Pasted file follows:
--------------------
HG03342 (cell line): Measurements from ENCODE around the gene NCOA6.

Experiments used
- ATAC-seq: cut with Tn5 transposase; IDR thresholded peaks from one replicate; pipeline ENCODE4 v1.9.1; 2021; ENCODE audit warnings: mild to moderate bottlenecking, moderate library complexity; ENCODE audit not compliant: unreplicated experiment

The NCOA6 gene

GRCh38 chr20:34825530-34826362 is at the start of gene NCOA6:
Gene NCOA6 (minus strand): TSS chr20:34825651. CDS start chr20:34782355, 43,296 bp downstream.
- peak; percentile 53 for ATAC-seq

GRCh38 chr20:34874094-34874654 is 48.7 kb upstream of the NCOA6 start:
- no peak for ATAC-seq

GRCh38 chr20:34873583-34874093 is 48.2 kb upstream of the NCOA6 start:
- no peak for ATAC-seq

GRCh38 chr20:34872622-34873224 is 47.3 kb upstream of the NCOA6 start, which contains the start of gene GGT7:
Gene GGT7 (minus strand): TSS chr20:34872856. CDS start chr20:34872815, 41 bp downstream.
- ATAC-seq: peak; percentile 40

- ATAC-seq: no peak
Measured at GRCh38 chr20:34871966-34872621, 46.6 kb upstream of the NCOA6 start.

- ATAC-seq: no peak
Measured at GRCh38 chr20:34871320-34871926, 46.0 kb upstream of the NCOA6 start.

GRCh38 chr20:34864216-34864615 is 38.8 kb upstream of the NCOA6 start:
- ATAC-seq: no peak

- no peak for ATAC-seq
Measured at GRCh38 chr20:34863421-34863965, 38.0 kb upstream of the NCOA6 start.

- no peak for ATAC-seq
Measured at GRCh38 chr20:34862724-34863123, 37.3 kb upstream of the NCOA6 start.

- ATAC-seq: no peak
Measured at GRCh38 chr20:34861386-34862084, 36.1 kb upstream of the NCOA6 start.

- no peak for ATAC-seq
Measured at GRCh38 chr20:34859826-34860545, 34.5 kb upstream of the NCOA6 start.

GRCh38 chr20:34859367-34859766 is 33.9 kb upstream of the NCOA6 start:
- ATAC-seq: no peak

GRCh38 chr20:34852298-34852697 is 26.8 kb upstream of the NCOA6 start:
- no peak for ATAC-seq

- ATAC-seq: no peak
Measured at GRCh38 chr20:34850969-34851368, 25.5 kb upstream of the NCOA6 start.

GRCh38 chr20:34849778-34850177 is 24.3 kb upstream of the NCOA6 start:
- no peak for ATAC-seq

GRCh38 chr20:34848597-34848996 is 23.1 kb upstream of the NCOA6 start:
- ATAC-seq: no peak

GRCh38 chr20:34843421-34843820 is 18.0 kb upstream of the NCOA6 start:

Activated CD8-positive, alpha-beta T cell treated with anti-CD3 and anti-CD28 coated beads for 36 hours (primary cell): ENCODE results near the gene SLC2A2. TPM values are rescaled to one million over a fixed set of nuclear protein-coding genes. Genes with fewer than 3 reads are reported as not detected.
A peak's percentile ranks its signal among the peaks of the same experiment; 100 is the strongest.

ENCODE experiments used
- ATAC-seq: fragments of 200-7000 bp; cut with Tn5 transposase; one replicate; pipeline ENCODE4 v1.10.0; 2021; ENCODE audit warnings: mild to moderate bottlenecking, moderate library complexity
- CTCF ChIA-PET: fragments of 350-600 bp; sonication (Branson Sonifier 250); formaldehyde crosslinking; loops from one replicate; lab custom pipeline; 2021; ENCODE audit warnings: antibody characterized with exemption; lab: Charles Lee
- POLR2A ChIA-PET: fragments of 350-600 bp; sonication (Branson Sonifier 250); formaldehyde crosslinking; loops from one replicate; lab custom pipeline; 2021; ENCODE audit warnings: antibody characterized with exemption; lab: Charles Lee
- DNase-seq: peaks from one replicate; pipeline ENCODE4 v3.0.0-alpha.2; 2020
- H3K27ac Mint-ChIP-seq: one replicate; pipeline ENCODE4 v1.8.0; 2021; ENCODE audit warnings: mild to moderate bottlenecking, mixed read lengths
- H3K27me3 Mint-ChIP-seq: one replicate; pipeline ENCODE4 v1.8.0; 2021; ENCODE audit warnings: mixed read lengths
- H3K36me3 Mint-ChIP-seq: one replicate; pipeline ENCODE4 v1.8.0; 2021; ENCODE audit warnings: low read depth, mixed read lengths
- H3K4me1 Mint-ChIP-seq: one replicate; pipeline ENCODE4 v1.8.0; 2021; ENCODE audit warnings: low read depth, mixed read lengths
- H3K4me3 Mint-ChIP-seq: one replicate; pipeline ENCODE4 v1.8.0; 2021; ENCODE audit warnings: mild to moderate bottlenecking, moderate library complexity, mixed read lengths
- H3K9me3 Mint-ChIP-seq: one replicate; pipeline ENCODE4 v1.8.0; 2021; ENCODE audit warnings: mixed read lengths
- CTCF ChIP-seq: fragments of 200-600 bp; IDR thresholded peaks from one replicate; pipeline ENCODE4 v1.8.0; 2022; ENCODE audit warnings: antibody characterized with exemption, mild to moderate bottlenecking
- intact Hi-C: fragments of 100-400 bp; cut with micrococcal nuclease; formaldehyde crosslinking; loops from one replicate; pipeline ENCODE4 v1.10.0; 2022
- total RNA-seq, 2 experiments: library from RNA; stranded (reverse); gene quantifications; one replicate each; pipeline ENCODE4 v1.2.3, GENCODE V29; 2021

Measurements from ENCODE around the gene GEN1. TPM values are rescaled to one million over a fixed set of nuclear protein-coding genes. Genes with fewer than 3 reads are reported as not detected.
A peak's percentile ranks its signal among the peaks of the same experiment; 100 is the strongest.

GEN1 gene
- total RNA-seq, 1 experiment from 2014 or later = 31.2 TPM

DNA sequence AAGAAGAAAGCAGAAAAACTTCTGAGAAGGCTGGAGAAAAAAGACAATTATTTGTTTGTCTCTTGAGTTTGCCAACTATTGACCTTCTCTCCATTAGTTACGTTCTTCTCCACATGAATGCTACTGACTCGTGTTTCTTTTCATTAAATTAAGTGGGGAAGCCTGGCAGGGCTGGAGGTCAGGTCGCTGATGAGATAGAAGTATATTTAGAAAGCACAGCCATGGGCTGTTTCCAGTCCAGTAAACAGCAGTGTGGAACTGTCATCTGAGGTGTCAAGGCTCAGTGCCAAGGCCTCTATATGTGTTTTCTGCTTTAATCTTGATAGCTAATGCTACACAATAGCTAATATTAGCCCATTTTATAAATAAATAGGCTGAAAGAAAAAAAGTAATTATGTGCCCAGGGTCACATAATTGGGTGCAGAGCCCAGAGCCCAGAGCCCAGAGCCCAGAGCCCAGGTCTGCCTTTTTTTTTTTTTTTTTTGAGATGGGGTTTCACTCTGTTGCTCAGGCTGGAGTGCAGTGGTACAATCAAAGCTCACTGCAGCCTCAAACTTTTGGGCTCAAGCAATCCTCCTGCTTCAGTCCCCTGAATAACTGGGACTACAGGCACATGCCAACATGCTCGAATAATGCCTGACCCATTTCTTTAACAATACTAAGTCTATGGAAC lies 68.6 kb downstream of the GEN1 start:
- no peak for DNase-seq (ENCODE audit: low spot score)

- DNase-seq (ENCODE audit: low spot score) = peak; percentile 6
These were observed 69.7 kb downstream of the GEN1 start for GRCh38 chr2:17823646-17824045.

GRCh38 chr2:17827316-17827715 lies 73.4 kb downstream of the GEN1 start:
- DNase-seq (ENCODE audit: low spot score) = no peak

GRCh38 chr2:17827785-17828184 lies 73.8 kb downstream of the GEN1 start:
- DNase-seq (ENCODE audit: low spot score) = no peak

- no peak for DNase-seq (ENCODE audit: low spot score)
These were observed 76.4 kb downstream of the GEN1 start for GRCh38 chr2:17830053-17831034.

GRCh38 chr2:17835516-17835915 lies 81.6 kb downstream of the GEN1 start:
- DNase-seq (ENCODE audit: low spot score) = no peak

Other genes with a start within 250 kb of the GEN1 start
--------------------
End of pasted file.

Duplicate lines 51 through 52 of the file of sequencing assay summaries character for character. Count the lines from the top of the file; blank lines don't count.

- H3K4me3 Mint-ChIP-seq: one replicate; pipeline ENCODE4 v1.8.0; 2021; ENCODE audit warnings: mild to moderate bottlenecking, moderate library complexity, mixed read lengths
- H3K9me3 Mint-ChIP-seq: one replicate; pipeline ENCODE4 v1.8.0; 2021; ENCODE audit warnings: mixed read lengths